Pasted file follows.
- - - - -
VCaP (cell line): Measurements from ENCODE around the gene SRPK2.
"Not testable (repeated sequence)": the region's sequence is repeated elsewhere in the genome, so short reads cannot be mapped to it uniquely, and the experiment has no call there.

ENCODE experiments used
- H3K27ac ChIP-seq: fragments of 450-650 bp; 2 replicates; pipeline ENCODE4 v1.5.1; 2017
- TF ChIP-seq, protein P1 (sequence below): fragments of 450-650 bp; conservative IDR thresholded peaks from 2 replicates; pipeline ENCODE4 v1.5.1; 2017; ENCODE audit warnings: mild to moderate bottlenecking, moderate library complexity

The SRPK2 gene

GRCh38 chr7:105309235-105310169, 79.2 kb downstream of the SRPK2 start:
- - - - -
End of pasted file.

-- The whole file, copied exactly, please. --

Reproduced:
VCaP (cell line): Measurements from ENCODE around the gene SRPK2.
"Not testable (repeated sequence)": the region's sequence is repeated elsewhere in the genome, so short reads cannot be mapped to it uniquely, and the experiment has no call there.

ENCODE experiments used
- H3K27ac ChIP-seq: fragments of 450-650 bp; 2 replicates; pipeline ENCODE4 v1.5.1; 2017
- TF ChIP-seq, protein P1 (sequence below): fragments of 450-650 bp; conservative IDR thresholded peaks from 2 replicates; pipeline ENCODE4 v1.5.1; 2017; ENCODE audit warnings: mild to moderate bottlenecking, moderate library complexity

The SRPK2 gene

GRCh38 chr7:105309235-105310169, 79.2 kb downstream of the SRPK2 start: